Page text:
Archive

Archive for the ‘Clement’s Game’ Category

Superheroes Round 24: Wonder Woman

2017/06/25 Leave a comment

This movie was fun.  It was high time we had a Wonder Woman movie, and I’m reasonably convinced that it’s the best movie that DC has put out for a good long while.

In other words, I’m about to do some analysis and spoil the whole plot.

Wonder Woman, aka Diana, is definitely the central character of the story.

Read more…

Science Fiction Round 73: More Guardians, More Galaxies

2017/06/04 Leave a comment

I saw Guardians of the Galaxy Vol. 2 last weekend, and it was a fun film.

Of course, from the perspective of physics, it was a travesty.  Rather than banging on the usual obvious things not done right (Faster than light travel won’t work!  That’s not what happens when you’re exposed to vacuum!), I’ll try to touch on a couple of more subtle issues.

There are spoilers here, but seriously, they’re basically all for things you should have seen coming.

The characters in this poster were all in the movie. The movie was also at least as colorful as the poster.

Read more…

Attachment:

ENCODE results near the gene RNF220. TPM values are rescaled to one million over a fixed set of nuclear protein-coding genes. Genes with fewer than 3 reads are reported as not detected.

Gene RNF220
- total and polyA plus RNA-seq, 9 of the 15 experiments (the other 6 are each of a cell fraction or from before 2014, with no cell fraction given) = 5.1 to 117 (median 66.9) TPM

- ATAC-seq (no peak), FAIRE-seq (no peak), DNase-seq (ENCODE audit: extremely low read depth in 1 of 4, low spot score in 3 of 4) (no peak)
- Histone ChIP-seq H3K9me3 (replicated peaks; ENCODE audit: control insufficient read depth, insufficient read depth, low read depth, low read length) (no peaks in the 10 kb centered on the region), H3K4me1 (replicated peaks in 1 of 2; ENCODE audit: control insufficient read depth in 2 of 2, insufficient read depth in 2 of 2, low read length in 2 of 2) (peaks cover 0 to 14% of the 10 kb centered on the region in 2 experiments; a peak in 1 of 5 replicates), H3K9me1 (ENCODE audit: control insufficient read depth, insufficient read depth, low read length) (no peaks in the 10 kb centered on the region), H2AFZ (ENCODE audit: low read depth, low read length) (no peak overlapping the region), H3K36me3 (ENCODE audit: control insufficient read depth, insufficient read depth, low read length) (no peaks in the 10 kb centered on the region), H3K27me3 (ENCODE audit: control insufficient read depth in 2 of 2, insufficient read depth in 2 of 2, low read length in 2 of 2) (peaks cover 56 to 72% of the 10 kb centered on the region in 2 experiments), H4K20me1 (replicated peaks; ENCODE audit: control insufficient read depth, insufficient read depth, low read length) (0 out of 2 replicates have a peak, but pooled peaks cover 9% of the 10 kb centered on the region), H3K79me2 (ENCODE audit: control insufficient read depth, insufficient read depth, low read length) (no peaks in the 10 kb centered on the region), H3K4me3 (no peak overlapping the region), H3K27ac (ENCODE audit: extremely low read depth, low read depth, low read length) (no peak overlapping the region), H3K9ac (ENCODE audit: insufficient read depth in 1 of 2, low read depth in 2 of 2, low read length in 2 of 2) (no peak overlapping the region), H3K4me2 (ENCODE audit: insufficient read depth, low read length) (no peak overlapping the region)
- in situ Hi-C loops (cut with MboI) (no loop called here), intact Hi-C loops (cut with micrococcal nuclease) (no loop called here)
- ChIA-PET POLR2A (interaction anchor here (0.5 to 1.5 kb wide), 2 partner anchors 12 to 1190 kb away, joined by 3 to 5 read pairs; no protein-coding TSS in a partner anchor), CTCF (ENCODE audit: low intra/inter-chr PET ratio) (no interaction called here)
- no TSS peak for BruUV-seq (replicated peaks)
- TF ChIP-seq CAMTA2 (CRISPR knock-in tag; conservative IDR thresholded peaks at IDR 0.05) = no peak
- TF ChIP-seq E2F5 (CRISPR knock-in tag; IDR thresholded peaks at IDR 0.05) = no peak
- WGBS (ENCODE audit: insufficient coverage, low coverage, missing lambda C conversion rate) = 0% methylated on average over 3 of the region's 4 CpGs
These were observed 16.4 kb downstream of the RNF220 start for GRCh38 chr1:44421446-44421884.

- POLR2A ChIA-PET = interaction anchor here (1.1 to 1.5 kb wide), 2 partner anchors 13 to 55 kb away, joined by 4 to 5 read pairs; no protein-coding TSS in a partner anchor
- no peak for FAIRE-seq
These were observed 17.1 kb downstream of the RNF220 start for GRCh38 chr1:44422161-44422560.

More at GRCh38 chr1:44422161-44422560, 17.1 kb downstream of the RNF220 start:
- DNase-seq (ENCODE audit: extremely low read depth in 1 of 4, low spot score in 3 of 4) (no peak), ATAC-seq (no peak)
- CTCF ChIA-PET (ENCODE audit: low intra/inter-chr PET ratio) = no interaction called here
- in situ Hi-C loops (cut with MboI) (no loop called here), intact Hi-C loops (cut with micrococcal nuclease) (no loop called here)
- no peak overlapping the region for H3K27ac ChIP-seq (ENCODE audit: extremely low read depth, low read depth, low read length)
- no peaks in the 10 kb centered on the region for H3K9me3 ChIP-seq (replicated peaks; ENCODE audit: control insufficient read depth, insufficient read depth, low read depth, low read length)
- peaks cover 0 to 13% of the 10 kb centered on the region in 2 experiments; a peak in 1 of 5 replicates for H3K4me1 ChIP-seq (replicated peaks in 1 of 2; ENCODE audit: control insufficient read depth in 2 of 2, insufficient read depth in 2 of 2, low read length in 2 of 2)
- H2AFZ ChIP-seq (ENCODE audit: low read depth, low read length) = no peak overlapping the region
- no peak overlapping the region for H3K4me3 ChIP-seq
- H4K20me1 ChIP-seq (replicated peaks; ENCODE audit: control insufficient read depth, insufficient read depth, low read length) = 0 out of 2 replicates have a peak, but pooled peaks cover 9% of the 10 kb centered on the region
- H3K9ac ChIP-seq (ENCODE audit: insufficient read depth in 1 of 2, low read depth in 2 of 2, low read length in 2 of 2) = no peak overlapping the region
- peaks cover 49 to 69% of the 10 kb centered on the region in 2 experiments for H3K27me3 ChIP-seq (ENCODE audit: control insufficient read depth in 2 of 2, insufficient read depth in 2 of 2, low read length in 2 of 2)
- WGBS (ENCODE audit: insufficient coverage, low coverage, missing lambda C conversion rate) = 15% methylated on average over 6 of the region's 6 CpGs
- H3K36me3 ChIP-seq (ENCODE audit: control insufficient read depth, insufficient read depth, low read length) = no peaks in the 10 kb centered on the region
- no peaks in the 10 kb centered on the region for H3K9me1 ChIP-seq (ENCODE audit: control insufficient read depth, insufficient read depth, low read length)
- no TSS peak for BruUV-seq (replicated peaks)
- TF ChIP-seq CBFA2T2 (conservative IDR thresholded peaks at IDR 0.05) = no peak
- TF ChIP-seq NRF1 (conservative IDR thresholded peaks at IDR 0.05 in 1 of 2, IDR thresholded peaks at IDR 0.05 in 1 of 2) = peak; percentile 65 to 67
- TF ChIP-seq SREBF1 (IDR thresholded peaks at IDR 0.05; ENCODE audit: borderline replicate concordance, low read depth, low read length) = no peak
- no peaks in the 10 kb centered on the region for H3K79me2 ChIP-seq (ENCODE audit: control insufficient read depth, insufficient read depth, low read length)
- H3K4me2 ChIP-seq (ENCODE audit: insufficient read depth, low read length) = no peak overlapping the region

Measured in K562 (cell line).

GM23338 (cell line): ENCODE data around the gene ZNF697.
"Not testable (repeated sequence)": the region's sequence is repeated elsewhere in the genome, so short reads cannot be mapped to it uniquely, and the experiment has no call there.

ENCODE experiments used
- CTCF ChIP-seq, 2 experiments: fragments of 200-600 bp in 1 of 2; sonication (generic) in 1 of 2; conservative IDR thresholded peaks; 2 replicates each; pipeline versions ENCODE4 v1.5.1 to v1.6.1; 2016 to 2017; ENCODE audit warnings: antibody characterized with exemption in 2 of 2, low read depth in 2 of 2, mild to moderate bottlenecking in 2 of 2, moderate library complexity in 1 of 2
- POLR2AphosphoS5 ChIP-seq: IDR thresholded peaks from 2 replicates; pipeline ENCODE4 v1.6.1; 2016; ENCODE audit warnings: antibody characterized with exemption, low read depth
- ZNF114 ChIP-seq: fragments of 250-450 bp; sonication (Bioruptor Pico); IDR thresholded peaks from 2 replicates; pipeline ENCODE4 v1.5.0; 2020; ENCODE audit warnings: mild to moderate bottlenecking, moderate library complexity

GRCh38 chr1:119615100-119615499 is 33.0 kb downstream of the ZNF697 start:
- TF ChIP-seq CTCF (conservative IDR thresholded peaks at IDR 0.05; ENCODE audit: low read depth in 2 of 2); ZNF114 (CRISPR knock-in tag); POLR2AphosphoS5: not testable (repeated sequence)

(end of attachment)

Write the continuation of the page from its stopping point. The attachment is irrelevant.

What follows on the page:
Categories: Clement's Game

Science Fiction Round 72: Cosmic Powers

2017/05/14 Leave a comment

I recently read the Cosmic Powers anthology, which is a wild ride.  It’s a collection of stories from a delightful variety of authors, including a prequel story to The Stars Are Legion.  I have a couple of thoughts to share.

I’m not sure what these spaceships are on the cover, but they are colorful.

Read more…

Science Fiction Round 71: Lock In

2017/04/29 Leave a comment

John Scalzi’s Lock In is a pleasant afternoon read about a near-future FBI investigation.

I found myself anticipating many of the twists, but it was a fun read nonetheless.

Also, spoilers follow.

I’m not sure what the point of the cover was. Maybe the red people are supposed to be threeps (remote-controlled bots used by Haden’s sufferers).

Read more…

Science Fiction Round 70: A Brief History of Time Travel

2017/04/16 Leave a comment

I recently read Time Travel: A History by James Gleick.

It’s not a science fiction story by itself.  Instead, it’s a wide-ranging analysis of time travel in fiction and popular thought — and well worth a read.

It’s probably just as well that they decided to go for mostly text on the cover. Time-travel diagrams can get messy.

Read more…